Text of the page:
Dear Doctor: My husband was in agony recently, and it turned out he was passing a kidney stone. Why does that hurt so much, and what can he do to keep it from happening again?
Dear Reader: It can be shocking, after passing a kidney stone, to see the relatively small size of the object that caused so much pain.
As the name suggests, kidney stones are hard, pebblelike objects formed from the minerals and salts found within the kidney. They can range in size from a grain of sand to a large marble. When stones leave the kidney, they pass into the ureter, which is the duct that carries urine to the bladder. The ureter can’t stretch to accommodate a foreign object, which makes the passage of larger stones difficult — or even impossible. Pain from kidney stones often comes in waves because the ureter goes into spasm to try to force out the stone. When a stone reaches the junction where the ureter meets the bladder, it can cause a sharp, sometimes burning pain during urination.
When a kidney stone blocks the ureter, it causes a backup of urine into the kidney. The resulting pressure causes widespread pain and discomfort, including in the back, belly and groin. The blockage can also lead to infection, which adds fever and chills to the daunting list of symptoms. Nausea, vomiting, cloudy urine, smelly urine, blood in the urine and urinary urgency are also common symptoms. Treatment ranges from hydration and pain meds to make patients more comfortable while passing smaller stones to using shock wave therapy to break larger stones into particles small enough to pass to surgical options for difficult cases.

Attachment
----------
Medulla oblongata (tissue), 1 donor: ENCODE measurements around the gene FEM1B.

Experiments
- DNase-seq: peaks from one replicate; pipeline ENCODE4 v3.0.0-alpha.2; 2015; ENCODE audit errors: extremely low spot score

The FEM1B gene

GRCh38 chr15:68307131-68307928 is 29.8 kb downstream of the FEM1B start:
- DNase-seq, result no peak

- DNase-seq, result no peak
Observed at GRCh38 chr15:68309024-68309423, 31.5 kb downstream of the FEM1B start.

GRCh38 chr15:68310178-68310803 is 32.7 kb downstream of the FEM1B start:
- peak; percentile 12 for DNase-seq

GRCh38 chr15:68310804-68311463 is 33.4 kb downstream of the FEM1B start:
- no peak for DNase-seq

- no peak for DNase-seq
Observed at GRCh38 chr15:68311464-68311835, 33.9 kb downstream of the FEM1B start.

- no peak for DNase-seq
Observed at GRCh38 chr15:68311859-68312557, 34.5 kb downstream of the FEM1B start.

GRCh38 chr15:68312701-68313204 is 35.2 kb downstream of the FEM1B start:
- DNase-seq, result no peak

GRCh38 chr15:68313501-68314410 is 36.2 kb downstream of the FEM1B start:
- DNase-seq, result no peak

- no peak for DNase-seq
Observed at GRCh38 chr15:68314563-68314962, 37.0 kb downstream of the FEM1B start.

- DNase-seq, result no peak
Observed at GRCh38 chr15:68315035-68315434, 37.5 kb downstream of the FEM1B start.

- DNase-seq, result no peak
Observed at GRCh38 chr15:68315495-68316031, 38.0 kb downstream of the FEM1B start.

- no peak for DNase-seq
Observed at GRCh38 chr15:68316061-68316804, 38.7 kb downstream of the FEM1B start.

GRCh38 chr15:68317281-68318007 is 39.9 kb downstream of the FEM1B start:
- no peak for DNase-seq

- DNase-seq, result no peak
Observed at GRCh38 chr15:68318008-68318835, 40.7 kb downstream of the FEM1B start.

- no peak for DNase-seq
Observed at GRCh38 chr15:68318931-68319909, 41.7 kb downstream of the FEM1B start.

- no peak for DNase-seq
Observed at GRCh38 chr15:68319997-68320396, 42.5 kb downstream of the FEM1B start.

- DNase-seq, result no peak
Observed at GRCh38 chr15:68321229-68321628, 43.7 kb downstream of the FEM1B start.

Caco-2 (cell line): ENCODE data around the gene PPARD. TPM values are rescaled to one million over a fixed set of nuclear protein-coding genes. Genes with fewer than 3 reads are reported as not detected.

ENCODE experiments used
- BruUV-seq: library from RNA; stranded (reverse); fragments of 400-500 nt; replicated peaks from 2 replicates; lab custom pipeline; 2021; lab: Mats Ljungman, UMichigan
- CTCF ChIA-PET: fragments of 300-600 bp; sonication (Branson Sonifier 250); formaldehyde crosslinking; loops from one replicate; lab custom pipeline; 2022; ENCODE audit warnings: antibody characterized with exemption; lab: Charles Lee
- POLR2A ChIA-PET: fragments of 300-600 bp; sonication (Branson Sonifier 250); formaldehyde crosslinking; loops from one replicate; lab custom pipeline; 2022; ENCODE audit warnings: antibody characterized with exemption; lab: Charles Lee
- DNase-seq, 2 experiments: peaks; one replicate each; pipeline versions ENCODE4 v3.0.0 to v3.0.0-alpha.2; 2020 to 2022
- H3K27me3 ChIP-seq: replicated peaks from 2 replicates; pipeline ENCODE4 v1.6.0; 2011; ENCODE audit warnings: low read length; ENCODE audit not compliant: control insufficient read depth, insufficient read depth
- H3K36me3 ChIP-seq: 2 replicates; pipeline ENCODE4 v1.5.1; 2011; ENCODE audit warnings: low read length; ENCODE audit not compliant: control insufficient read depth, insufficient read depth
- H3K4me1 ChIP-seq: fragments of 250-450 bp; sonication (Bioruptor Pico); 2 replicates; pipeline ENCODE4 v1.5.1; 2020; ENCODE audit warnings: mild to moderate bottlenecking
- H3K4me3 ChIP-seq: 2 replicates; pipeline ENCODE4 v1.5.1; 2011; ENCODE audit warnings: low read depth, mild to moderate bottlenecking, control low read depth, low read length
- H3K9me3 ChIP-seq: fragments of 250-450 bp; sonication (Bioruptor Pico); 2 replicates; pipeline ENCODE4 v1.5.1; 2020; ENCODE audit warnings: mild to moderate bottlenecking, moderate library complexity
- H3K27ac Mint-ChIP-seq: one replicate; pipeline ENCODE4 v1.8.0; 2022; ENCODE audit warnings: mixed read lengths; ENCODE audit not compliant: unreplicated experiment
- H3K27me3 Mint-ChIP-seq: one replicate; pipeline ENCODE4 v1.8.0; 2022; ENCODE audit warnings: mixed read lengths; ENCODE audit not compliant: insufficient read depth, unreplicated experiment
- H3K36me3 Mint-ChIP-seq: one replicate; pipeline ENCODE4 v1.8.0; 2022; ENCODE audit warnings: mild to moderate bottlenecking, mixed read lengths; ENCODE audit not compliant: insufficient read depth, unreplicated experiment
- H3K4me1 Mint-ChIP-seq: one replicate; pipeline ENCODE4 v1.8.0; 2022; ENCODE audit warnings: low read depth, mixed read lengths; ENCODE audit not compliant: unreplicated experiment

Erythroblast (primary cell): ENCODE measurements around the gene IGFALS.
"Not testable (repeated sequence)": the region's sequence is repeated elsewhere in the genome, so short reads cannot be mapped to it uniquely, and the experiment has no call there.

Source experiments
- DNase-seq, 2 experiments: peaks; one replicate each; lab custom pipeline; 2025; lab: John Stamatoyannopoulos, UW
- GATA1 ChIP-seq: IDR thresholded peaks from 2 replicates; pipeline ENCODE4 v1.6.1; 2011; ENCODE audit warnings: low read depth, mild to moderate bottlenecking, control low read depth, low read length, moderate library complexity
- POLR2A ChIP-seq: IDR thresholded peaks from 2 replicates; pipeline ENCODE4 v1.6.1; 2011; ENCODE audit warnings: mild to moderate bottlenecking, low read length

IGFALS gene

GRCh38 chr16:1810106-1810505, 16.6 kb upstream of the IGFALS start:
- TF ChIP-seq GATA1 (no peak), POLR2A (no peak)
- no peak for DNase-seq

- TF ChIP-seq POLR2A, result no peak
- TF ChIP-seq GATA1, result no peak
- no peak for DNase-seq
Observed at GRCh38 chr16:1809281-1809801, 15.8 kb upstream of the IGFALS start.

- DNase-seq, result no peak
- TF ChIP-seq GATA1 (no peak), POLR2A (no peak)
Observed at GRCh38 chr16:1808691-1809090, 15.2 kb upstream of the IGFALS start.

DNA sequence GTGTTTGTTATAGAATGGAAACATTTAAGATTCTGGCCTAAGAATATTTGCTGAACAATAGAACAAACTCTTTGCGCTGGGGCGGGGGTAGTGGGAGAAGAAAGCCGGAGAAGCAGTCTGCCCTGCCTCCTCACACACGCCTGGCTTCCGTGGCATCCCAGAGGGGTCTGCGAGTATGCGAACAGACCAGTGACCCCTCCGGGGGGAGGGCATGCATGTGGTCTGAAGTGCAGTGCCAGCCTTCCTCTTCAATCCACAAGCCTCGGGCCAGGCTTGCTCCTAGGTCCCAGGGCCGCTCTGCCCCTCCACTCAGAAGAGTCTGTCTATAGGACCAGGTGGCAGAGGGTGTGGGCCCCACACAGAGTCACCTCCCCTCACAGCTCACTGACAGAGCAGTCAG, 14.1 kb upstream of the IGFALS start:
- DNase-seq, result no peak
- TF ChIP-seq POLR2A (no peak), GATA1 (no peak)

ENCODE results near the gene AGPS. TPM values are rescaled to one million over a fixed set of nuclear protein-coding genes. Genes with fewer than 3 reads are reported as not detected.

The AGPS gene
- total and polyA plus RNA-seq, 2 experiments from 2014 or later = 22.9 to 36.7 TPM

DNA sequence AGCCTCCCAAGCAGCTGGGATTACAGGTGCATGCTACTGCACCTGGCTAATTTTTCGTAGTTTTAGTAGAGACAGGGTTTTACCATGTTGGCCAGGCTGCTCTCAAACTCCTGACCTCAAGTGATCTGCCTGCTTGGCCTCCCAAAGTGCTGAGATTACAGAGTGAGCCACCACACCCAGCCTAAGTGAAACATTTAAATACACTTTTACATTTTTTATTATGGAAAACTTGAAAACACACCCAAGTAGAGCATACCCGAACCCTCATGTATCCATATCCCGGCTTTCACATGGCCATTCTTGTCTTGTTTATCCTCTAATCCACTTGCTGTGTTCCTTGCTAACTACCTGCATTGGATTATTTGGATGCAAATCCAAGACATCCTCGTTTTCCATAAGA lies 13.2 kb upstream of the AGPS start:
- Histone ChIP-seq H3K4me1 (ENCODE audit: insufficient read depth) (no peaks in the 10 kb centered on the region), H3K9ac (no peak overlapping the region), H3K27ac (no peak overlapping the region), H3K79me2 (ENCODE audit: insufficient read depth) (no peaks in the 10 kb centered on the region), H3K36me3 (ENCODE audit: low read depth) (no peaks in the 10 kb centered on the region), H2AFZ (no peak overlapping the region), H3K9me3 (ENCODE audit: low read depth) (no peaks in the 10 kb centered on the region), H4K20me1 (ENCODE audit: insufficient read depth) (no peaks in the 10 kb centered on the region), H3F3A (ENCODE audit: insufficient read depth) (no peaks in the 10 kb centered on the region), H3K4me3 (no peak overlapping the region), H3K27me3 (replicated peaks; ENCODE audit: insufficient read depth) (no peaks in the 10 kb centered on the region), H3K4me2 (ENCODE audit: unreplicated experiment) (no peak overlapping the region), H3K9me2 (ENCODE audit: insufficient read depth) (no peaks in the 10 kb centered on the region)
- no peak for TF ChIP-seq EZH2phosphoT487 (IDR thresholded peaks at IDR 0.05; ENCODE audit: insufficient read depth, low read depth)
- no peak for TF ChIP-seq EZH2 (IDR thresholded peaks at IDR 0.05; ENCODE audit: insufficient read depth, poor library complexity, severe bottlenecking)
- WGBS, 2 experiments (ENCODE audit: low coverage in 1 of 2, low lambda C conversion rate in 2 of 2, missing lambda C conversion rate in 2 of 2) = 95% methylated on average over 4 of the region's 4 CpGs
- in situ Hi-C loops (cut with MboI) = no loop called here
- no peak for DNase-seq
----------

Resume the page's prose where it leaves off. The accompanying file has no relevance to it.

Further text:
If you’ve had kidney stones, you can take steps to lessen the odds of a recurrence. First, drink plenty of water throughout the day. Hydrating dilutes your urine, inhibiting the growth of salts and minerals that may aggregate into stones. Also, avoid the use of a sauna, hot tub or steam bath; intensive and extensive workouts; a hot yoga class; and even relaxing on a hot summer day, which can result in sweating and loss of water that, in turn, leads to a drop in urine production. As you drink water during the day, you can add a generous squeeze of lime or lemon, both of which are high in natural citrate, a substance that helps prevent stone formation.
Be aware of your diet. The most common type of kidney stones are calcium stones, which are usually made up of calcium and oxalate, a chemical found in most foods. Foods high in oxalate include beets, spinach, peanuts, sweet potatoes, tea and chocolate.
Red meat, organ meats and shellfish are high in purines, which lead to a higher production of uric acid. This is tied to the formation of uric acid stones, another common type of kidney stone. Fructose, phosphate, salt and alcohol also play a role in kidney stone production. If this all sounds a bit overwhelming, consider asking your doctor to help you create a lifestyle plan to reduce your risk of getting kidney stones.
Eve Glazier, M.D., MBA, is an internist and associate professor of medicine at UCLA Health. Elizabeth Ko, M.D., is an internist and assistant professor of medicine at UCLA Health. Send your questions to firstname.lastname@example.org, or write: Ask the Doctors, c/o UCLA Health Sciences Media Relations, 10880 Wilshire Blvd., Suite 1450, Los Angeles, CA, 90024. Owing to the volume of mail, personal replies cannot be provided.